Note Under this new provision, it would generally be advantageous if an activity were classified as “passive” under Code Section 469 -- because all “passive” income is eligible for the reduced 25 percent tax rate. This is paradoxical because taxpayers typically attempt to avoid “passive” activity classification under Code Section 469 in order to avoid limitations on utilization of tax losses.
- Under the Senate provision, an individual taxpayer may generally deduct 23 percent of “qualified business income” from a pass-through entity, provided, however, that the maximum amount of the deduction cannot exceed the individual’s pro rata share of 50 percent of the entity’s W-2 wages.
- The deduction does not apply to specified service businesses (e.g., law, health, engineering, architecture, accounting and consulting) except in the case of a taxpayer whose income does not exceed a specified threshold amount.
- “Qualified business income” does not include reasonable compensation paid by an S corporation or any amount that is a guaranteed payment for services rendered to or on behalf of a partnership.
- “Qualified business income” also does not include investment income, such as short-term capital gain, interest or dividend income.
3. Cost Recovery – Expensing
Under both the House and Senate bills, business taxpayers would be allowed to fully and immediately expense 100 percent of the cost of most tangible personal property acquired and placed in service after September 27, 2017 and before January 1, 2023.
Note The new expensing provision may give rise to more corporate M & A transactions being structured as asset acquisitions or deemed asset acquisitions, as opposed to stock acquisitions. The new expensing provision may also contribute to an increase in tax-motivated M&A transactions.
4. 30 Percent Limitation on Deductibility of Net Business Interest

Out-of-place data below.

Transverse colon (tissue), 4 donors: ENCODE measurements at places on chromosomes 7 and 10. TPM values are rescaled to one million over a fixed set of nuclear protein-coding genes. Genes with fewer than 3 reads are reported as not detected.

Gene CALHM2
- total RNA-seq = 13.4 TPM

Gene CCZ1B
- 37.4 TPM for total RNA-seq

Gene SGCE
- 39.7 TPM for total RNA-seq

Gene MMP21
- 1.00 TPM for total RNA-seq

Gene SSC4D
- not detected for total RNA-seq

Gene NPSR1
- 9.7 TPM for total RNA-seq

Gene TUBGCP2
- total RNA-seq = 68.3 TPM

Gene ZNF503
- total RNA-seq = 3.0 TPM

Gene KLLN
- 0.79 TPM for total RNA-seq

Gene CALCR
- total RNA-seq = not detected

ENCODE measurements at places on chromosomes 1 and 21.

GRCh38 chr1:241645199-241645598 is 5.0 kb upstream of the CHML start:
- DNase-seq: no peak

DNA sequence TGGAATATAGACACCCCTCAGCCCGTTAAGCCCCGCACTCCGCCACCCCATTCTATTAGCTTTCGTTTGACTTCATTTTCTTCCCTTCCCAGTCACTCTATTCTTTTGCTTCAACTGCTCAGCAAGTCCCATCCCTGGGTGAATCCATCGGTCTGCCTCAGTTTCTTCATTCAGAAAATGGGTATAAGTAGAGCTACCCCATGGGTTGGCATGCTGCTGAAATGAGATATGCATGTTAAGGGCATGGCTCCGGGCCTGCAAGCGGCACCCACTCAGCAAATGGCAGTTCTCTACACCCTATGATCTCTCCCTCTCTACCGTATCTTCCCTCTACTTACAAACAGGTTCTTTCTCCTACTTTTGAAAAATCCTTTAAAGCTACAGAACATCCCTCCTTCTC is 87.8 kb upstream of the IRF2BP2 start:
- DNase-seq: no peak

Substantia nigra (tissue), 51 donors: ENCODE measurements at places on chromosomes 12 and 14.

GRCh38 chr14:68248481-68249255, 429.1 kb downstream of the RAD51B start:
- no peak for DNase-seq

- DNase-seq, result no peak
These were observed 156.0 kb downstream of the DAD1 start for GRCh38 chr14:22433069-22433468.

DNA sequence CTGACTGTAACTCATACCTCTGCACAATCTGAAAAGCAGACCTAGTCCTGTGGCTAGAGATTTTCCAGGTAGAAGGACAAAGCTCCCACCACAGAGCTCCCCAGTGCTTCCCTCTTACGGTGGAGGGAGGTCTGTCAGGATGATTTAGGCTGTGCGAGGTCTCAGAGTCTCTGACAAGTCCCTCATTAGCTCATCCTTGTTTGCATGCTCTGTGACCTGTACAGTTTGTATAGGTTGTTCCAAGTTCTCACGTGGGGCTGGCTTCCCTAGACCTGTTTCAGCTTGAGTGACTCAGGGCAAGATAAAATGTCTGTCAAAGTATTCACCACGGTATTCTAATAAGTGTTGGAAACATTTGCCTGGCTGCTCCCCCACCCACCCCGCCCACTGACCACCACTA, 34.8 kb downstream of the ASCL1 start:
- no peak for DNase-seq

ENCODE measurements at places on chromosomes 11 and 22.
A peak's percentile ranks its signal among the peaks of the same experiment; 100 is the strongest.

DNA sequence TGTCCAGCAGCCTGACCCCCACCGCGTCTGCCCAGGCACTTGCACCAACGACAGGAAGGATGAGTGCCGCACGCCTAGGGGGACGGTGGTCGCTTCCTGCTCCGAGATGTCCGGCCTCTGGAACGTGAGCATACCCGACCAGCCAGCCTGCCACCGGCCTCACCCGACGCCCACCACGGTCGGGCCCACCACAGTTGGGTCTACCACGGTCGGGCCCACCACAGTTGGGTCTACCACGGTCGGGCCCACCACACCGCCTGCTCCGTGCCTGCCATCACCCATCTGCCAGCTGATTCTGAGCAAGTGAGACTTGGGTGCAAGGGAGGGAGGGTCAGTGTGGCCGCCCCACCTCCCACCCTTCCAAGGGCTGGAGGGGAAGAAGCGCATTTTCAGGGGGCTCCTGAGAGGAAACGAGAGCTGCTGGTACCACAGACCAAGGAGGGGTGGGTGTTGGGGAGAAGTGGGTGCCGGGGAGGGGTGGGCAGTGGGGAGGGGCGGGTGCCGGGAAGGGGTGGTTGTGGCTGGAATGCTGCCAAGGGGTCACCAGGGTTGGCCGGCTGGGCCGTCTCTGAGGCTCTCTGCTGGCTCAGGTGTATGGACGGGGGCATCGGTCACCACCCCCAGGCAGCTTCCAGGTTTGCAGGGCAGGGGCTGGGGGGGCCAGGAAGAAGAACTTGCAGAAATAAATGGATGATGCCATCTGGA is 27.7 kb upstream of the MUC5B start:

- Except to the extent described below, every business would be subject to a disallowance of a deduction for net interest expense in excess of 30 percent of the business’s “adjusted taxable income,” defined below.
- “Adjusted taxable income” is a business’s taxable income computed without regard to interest expense and income, NOLs, and depreciation, amortization and depletion.
- Any interest amounts subject to disallowance are carried forward to the succeeding five taxable years.
- In the case of a partnership, the 30 percent interest limitation is applied at the partnership level, rather than at the partner level.
- A business with average annual gross receipts of $25 million or less is not subject to this limitation.
- A real property trade or business is exempt from this limitation but it would also be ineligible to fully expense the cost of personal property acquisitions.
- The Senate bill is more draconian than the House bill because under the Senate bill, in computing “adjusted taxable income,” there is no add-back of depreciation and amortization.
- A real property trade or business must make an affirmative election to be exempt from the 30 percent interest limitation, in which case, it would be ineligible to expense personal property acquisitions or depreciate real property over the shorter 25-year period, as discussed below.
- Query: Could a taxpayer avoid the reduction in interest expense by financing a capital acquisition through a leveraged lease financing, rather than through a conventional debt financing?
- A taxpayer would be allowed to deduct an NOL carryover or carryback only to the extent of 90 percent of the taxpayer’s taxable income (determined without regard to the NOL).
- NOL carrybacks would generally be disallowed, but under an exception, an NOL incurred in 2017 could be carried back as long as the NOL is not attributable to the increased expensing allowed pursuant to the new legislation.